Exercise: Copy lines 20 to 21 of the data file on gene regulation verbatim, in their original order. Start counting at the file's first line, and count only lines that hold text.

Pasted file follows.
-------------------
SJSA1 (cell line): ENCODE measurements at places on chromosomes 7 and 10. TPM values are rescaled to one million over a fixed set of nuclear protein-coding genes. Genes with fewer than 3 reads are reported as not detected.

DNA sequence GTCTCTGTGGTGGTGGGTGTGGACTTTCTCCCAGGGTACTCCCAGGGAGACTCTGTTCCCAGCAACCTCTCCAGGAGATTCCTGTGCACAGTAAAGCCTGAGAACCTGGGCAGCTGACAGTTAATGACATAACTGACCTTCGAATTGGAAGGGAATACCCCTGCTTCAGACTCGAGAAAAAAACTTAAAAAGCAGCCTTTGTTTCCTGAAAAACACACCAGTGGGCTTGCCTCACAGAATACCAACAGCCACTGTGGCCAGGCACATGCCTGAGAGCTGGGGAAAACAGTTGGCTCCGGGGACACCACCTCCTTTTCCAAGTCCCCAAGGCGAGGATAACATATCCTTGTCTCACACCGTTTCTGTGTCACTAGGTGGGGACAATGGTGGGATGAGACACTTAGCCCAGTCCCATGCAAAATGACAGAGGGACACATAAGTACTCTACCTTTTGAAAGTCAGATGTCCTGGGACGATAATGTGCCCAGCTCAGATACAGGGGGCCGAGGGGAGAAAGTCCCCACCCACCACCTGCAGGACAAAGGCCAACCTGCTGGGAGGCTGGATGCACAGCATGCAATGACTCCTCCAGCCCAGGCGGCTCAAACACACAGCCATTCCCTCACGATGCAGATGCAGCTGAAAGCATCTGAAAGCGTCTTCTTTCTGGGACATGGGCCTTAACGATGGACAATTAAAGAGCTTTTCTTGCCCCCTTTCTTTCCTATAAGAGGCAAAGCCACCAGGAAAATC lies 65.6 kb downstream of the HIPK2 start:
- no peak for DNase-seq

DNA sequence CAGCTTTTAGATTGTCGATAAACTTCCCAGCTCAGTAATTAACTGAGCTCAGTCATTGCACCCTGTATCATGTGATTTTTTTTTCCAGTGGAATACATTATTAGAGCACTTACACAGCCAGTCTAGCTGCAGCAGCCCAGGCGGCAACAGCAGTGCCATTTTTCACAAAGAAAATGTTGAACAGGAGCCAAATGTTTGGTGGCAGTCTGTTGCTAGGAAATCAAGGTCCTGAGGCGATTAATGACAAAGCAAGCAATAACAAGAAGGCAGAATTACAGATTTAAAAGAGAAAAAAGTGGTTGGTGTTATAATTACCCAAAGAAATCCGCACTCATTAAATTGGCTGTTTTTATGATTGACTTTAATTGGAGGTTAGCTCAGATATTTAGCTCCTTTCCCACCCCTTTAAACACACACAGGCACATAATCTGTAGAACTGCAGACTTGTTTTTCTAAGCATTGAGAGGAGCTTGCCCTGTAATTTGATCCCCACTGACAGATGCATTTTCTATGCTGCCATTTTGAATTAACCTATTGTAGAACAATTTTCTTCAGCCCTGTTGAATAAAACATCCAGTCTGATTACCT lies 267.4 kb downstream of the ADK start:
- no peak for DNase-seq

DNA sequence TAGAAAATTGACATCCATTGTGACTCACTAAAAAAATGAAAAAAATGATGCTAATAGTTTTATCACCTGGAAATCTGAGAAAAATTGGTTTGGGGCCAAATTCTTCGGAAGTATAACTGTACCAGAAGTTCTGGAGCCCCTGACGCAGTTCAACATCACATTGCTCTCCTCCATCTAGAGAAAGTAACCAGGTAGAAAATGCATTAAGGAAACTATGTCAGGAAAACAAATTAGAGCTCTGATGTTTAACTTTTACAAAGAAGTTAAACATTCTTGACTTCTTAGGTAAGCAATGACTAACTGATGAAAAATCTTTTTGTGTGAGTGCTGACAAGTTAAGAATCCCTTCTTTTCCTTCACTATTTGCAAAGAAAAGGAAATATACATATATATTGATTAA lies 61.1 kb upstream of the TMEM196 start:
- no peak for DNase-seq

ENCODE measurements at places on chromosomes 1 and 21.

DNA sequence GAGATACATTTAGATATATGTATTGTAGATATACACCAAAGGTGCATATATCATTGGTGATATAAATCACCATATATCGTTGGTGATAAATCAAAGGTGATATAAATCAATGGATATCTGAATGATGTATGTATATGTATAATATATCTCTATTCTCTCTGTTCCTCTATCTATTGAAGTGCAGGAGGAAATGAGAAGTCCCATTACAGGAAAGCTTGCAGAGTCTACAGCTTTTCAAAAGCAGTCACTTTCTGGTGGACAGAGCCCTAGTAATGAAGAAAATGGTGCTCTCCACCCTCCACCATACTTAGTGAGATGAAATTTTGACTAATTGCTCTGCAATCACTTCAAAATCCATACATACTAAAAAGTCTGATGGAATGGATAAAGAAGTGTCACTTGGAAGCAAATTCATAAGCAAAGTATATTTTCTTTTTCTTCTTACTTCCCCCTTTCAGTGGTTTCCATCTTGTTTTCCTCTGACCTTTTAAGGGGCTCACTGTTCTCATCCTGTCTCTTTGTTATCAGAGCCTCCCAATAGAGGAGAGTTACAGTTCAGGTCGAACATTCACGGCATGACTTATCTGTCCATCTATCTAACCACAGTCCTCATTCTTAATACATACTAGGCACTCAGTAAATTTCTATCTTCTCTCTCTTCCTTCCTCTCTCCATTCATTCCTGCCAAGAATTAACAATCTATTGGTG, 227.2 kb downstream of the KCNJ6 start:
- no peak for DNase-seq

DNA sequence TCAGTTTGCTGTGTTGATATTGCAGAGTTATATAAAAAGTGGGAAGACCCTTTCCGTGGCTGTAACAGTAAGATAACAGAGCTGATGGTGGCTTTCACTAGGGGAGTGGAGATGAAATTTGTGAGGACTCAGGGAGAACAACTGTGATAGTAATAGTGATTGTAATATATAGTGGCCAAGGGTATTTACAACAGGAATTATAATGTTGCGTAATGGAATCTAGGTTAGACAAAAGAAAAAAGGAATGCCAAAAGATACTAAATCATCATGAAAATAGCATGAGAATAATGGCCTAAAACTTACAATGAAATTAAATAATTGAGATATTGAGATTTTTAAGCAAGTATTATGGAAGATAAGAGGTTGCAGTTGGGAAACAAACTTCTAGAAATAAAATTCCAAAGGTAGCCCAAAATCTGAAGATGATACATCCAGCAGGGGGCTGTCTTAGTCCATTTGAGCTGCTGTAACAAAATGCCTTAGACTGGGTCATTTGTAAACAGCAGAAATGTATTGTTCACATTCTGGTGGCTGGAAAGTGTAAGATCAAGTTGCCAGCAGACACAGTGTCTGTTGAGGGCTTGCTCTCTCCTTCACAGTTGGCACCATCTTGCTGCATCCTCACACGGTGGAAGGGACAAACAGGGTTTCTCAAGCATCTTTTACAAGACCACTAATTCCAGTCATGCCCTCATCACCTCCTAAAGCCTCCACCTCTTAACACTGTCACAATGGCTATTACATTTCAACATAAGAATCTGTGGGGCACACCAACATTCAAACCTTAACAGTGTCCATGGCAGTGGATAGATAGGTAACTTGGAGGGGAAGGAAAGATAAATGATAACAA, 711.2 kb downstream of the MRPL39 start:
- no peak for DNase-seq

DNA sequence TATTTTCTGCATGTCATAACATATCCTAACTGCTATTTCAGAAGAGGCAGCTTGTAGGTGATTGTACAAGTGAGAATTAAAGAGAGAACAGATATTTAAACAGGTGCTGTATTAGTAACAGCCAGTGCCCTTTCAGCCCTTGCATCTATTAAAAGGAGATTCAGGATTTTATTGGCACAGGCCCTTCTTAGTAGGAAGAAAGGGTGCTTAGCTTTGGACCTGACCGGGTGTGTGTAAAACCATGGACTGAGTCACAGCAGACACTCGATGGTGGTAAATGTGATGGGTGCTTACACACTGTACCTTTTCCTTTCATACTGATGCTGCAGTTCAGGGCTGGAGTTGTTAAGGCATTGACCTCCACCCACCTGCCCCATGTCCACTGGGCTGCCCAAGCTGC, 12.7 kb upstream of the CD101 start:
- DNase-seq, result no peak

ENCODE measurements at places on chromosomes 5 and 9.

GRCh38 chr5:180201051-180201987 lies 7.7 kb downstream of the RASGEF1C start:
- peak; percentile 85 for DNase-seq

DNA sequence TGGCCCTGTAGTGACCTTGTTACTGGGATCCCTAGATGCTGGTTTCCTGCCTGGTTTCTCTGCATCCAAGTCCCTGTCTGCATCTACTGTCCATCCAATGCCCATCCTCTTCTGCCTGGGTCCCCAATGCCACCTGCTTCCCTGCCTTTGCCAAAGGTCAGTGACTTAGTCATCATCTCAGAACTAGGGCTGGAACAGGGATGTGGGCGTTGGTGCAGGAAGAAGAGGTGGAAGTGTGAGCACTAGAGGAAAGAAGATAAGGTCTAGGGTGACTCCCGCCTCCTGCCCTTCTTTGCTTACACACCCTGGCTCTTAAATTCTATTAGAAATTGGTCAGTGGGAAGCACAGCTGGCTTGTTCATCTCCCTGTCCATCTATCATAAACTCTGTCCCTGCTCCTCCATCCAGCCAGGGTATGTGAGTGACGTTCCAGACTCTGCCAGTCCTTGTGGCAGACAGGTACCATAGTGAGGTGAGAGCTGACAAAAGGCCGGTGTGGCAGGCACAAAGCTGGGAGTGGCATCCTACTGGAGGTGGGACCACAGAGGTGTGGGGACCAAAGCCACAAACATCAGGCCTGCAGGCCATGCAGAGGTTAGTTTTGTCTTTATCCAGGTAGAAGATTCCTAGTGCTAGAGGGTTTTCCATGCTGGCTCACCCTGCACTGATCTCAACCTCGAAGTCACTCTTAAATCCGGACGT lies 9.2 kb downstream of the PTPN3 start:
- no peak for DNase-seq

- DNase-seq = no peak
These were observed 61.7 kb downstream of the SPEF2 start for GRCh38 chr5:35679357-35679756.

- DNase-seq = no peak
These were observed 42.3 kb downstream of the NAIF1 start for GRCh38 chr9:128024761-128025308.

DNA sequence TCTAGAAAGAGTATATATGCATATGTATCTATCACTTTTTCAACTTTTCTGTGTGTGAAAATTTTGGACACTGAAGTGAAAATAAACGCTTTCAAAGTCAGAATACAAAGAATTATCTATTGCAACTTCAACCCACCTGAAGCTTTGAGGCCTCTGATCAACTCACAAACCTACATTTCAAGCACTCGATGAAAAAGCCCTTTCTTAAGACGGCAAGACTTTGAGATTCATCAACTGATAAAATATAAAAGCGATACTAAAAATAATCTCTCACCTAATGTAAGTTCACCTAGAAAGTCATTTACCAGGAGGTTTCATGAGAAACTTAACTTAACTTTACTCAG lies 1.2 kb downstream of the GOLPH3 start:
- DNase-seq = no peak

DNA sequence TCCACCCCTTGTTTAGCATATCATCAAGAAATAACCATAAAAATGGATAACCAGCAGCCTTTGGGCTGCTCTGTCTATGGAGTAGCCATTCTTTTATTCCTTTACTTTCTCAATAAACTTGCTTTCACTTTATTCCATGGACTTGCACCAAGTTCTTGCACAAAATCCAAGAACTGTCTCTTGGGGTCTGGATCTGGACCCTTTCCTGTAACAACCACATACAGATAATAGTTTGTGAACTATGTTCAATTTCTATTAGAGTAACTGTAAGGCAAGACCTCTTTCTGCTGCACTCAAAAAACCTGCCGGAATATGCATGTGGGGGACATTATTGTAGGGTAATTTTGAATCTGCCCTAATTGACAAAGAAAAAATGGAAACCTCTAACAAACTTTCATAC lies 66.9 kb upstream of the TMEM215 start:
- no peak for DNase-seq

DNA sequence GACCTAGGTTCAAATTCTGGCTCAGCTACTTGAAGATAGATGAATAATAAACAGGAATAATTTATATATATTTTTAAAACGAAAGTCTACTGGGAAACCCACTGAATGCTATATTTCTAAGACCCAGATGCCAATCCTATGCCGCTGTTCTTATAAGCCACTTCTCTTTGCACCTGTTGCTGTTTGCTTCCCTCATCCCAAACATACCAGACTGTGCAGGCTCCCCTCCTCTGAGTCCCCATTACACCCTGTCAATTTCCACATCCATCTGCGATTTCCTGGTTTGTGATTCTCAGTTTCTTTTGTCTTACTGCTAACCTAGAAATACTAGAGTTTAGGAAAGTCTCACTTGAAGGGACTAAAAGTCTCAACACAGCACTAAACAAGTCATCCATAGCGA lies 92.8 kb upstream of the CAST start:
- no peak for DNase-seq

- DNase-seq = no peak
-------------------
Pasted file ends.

- DNase-seq = no peak
These were observed 61.7 kb downstream of the SPEF2 start for GRCh38 chr5:35679357-35679756.